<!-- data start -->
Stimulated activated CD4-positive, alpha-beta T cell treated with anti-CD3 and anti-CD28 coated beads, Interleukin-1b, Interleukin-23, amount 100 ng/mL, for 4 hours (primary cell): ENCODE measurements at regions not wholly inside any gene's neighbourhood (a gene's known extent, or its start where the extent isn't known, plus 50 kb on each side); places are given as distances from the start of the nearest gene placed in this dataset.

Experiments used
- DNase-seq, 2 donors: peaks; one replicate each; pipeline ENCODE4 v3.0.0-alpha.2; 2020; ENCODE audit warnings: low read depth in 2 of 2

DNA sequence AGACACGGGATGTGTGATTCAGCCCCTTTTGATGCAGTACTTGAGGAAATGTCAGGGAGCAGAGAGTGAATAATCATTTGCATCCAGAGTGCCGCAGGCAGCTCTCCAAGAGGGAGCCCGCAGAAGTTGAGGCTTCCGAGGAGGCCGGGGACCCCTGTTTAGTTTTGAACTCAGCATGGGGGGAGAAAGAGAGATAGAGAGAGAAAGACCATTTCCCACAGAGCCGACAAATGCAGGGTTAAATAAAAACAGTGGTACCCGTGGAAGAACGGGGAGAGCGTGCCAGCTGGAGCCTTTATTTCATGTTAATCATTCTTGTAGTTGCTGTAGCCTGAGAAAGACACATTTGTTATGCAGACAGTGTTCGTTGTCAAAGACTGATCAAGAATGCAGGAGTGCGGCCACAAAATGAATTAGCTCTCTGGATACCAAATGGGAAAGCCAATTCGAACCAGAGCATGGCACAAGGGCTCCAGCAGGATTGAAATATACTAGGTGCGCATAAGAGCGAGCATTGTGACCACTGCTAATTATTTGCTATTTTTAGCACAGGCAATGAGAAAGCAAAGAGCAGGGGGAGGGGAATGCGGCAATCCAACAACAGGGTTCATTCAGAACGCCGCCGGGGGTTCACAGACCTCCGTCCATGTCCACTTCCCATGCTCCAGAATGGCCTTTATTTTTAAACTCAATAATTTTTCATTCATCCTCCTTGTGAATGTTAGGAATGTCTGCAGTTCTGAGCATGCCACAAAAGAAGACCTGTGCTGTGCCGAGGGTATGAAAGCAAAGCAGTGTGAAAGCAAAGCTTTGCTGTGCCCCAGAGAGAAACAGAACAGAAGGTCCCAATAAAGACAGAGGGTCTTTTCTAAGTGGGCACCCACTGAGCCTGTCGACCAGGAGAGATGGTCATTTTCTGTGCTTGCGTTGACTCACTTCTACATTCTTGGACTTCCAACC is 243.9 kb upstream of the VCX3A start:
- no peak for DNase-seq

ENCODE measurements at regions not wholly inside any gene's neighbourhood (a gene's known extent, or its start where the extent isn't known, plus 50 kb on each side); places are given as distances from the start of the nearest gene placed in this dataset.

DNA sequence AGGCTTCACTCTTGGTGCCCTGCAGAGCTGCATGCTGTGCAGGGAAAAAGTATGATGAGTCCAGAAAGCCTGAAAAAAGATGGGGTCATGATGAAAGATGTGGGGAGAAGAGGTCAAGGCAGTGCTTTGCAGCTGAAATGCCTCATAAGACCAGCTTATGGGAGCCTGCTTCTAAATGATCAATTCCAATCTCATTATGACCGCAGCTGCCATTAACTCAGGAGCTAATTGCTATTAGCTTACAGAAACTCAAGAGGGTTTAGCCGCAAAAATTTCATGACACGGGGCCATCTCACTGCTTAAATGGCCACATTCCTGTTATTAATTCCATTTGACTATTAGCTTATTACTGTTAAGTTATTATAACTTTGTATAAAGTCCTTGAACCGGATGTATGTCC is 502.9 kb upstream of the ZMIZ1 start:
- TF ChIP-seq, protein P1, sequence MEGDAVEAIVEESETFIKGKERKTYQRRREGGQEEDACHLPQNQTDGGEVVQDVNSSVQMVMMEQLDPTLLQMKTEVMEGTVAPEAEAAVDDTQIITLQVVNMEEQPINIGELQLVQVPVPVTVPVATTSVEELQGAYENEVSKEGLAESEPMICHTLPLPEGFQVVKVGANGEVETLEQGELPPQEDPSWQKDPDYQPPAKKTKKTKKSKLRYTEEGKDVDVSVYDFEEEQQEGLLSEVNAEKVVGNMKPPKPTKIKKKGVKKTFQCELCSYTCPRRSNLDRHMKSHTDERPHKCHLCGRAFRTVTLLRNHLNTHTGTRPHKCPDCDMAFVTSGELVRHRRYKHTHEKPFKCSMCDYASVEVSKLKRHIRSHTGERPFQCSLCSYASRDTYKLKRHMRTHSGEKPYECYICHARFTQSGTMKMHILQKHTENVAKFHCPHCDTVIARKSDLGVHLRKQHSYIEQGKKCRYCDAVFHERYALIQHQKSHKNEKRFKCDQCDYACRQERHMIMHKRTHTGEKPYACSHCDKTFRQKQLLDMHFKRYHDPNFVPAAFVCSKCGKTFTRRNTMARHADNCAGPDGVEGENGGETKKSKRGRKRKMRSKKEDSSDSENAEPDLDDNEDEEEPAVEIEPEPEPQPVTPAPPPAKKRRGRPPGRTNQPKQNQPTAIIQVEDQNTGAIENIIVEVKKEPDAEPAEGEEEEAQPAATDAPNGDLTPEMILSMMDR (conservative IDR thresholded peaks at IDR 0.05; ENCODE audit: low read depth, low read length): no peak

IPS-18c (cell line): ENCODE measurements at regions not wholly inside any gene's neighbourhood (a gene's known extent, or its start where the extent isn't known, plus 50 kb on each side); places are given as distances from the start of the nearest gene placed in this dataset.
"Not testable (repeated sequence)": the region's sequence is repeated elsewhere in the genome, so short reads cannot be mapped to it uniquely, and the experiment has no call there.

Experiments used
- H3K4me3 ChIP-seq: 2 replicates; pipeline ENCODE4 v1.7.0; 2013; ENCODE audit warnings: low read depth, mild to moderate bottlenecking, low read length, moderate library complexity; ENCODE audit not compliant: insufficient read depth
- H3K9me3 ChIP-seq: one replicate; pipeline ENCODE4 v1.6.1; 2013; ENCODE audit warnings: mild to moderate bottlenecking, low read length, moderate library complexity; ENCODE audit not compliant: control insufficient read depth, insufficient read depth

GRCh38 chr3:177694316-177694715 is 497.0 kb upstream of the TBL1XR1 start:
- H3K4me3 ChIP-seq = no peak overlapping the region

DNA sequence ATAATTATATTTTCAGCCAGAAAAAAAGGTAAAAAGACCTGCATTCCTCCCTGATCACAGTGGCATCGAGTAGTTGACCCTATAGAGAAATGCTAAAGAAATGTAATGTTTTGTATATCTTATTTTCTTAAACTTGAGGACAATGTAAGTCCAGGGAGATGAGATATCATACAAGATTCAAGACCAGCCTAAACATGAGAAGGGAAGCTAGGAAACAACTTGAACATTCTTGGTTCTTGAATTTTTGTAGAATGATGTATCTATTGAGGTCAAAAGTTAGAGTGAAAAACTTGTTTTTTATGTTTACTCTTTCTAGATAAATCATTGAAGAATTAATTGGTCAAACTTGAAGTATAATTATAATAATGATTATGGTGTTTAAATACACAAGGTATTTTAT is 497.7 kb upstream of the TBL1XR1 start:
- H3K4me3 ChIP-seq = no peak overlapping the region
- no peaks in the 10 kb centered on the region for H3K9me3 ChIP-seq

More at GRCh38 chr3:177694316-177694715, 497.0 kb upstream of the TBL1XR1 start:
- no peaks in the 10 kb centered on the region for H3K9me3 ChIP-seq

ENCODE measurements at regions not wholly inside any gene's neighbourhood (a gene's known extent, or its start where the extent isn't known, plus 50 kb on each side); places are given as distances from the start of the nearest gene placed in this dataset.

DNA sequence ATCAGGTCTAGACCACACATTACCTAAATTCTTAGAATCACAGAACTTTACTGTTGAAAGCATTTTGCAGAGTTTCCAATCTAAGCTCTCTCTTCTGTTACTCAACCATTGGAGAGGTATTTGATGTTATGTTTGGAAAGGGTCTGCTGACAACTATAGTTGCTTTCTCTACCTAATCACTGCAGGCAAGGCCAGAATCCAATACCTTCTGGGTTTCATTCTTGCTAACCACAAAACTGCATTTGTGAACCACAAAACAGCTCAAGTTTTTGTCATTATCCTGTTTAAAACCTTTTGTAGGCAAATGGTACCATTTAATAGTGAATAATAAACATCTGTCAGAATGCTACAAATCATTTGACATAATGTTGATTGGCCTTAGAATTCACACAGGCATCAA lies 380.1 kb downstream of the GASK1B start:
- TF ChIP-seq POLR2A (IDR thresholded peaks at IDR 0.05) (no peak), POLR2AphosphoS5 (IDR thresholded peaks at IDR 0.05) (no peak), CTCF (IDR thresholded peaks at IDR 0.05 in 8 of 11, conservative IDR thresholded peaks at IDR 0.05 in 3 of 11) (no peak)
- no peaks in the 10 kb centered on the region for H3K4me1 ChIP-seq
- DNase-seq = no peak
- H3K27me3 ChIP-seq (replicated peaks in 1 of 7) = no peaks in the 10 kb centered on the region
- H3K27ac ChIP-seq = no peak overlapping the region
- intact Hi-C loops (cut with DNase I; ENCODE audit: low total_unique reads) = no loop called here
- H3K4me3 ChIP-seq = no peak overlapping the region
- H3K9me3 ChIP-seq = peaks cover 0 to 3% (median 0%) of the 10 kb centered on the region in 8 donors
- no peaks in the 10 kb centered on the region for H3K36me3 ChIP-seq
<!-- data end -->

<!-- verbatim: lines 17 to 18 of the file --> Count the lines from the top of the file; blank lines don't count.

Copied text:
- H3K4me3 ChIP-seq = no peak overlapping the region
- no peaks in the 10 kb centered on the region for H3K9me3 ChIP-seq